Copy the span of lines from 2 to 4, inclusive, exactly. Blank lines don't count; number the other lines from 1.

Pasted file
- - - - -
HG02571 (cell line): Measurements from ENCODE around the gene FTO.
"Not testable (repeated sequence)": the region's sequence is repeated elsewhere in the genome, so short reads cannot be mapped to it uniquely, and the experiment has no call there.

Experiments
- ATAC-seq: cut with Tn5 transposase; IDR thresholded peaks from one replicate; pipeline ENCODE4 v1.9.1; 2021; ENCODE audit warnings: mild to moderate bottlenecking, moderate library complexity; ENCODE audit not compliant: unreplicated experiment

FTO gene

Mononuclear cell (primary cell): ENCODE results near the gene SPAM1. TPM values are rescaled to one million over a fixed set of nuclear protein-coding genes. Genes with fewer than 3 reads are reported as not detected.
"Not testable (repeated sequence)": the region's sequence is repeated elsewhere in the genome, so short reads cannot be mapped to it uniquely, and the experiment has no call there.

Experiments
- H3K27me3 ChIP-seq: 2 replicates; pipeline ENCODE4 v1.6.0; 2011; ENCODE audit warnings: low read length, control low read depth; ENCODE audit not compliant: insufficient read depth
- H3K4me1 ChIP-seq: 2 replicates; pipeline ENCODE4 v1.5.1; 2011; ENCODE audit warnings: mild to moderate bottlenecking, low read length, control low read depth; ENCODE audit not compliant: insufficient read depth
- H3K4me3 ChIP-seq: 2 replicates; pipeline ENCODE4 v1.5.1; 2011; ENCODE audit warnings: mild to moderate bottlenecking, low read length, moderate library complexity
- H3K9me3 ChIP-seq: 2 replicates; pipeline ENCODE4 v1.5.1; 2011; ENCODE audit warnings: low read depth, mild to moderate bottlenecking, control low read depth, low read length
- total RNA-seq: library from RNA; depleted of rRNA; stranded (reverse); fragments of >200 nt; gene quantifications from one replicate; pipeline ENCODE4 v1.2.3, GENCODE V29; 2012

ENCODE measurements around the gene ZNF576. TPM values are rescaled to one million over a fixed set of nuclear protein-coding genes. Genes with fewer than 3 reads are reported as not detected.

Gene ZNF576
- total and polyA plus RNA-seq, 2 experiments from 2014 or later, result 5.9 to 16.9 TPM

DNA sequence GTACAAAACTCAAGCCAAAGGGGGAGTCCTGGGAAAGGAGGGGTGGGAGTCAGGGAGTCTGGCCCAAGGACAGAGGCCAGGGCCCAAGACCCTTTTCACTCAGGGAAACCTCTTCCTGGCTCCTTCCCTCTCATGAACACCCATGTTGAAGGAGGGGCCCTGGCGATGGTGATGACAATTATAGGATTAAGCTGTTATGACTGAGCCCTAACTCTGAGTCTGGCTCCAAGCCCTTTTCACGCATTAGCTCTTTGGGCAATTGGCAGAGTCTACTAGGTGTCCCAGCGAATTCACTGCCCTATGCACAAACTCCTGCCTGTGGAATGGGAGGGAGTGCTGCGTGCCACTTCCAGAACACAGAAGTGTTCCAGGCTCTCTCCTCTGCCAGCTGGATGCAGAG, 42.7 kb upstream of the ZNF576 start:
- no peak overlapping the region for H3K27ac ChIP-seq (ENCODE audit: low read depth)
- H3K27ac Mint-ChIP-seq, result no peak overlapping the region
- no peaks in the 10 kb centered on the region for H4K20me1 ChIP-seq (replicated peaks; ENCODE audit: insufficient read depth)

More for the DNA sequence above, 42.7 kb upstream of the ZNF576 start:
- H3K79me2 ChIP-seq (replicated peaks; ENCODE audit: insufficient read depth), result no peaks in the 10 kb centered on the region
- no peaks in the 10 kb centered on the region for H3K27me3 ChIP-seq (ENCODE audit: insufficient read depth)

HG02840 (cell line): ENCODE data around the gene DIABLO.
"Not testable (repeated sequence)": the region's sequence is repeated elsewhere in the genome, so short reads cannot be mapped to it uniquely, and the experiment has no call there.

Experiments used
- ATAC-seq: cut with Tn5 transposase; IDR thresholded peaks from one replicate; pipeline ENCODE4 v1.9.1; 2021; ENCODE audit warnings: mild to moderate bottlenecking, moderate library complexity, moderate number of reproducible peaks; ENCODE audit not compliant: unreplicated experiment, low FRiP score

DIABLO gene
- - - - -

"Not testable (repeated sequence)": the region's sequence is repeated elsewhere in the genome, so short reads cannot be mapped to it uniquely, and the experiment has no call there.

Experiments
- ATAC-seq: cut with Tn5 transposase; IDR thresholded peaks from one replicate; pipeline ENCODE4 v1.9.1; 2021; ENCODE audit warnings: mild to moderate bottlenecking, moderate library complexity; ENCODE audit not compliant: unreplicated experiment